Ames Florida Stork House
George Ames traveled to eastern Minnesota in 1855 hoping to make his fortune and settled in what would later become the village of Rockford. He and his business partners—Guilford D. George and Joel Florida, who was also his brother-in-law—built a lumber mill and later, woolen and grist (grain) mills.
Ames built the house between 1860 and 1861 as a “retirement” home for himself and his wife, Sarah Woodard Ames. He settled on the Greek Revival style popular in his native Vermont and used wood milled from the property and its immediate vicinity to build the house. He chose to build the two-story, cedar-shingled structure into a hillside—a rare design element for a fashionable, mid-nineteenth-century American home.
As originally used by the Ames family, the house included a kitchen/dining room; a main-floor parlor; a second-floor “sky” parlor; a master bedroom; three additional bedrooms; and a back staircase that led to a maid’s room and boarders’ area. It also had both an attic and a root cellar with an escape tunnel—thought to have been built in case of attack by Native Americans.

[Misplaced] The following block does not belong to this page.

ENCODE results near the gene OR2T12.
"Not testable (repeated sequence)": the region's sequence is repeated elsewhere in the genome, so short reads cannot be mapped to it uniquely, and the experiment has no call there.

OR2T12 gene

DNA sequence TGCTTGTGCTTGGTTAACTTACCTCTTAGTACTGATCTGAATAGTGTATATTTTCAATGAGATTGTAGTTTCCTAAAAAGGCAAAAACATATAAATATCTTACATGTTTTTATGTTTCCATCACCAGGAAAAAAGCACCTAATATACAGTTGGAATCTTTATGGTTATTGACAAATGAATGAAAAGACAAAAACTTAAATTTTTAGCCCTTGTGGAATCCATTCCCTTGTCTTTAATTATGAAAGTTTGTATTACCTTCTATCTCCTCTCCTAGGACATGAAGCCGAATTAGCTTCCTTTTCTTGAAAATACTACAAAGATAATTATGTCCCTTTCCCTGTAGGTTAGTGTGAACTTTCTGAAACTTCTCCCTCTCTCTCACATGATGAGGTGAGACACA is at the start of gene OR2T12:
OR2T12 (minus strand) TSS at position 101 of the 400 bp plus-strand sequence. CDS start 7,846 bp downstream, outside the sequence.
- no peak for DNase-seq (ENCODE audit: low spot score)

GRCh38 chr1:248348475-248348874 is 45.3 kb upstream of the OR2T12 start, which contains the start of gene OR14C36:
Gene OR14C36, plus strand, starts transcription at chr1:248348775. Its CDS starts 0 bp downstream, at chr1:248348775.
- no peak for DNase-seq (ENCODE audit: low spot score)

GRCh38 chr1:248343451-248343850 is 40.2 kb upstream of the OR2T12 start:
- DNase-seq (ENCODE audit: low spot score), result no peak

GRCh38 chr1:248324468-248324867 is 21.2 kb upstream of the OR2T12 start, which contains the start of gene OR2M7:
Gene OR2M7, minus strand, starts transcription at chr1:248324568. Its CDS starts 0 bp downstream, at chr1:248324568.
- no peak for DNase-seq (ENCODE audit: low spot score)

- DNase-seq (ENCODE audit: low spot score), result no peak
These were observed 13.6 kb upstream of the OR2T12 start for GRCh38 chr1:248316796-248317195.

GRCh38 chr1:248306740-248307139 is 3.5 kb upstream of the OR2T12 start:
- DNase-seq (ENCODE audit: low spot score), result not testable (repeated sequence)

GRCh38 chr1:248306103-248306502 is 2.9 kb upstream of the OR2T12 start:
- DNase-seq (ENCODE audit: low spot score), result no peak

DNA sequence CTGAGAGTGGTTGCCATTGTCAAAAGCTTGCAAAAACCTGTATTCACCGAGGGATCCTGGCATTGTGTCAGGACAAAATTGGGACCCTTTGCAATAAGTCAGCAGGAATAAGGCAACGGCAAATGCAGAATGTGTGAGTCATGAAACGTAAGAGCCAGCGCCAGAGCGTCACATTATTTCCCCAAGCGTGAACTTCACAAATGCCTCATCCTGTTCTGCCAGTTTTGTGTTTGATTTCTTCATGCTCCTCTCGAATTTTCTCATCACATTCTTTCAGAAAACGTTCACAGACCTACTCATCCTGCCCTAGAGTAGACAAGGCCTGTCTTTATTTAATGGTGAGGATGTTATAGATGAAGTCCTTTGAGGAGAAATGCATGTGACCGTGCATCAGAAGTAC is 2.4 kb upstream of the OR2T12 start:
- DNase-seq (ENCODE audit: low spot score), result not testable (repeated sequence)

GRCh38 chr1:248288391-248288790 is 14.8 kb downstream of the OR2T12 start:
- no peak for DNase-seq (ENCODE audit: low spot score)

When Ames became gravely ill in 1878, he sold the house to George Florida, Joel Florida’s son (and Ames’s nephew). The Florida family added a new kitchen and dining room to the house in 1912; the carriage house on the property dates to this era as well. As the years progressed, the original kitchen/dining room was converted into a music room. After its tunnel was filled in for safety reasons, the root cellar came to be used as a tool room.
The house remained in the Florida family until 1937, when it was bought by Clinton and Meda Stork of St. Paul. The couple used it as a summer home until Clinton’s retirement, after which it became their year-round home.
When they purchased the property, the Storks made a conscious decision to maintain the historic integrity of the house. This required preserving the previous owners’ personal possessions and, as much as possible, keeping the aesthetics of the house true to ca. 1880. In 1986, just two days before her death, Meda Stork (by then a widow) sold the Ames-Florida-Stork House to the City of Rockford using an anonymous donation.
In 1986, the Rockford Area Historical Society began to operate the Ames-Florida-Stork House as a museum and administrative headquarters. The museum provides both an intimate look into the lives of the house’s owners and a direct view into the lives of settler-colonists in eastern Minnesota. It preserves almost 10,000 artifacts that originally belonged to the Ames, Florida, and Stork families, including clothing, household items, tools, and numerous journals, diaries, letters, and other written materials. Most were created in the 1860s and after; a few date to the 1850s. In the attic, visitors can view the roof’s original cedar shingles and log frame.
The Ames-Florida-Stork House and its collections are open to the public, primarily by appointment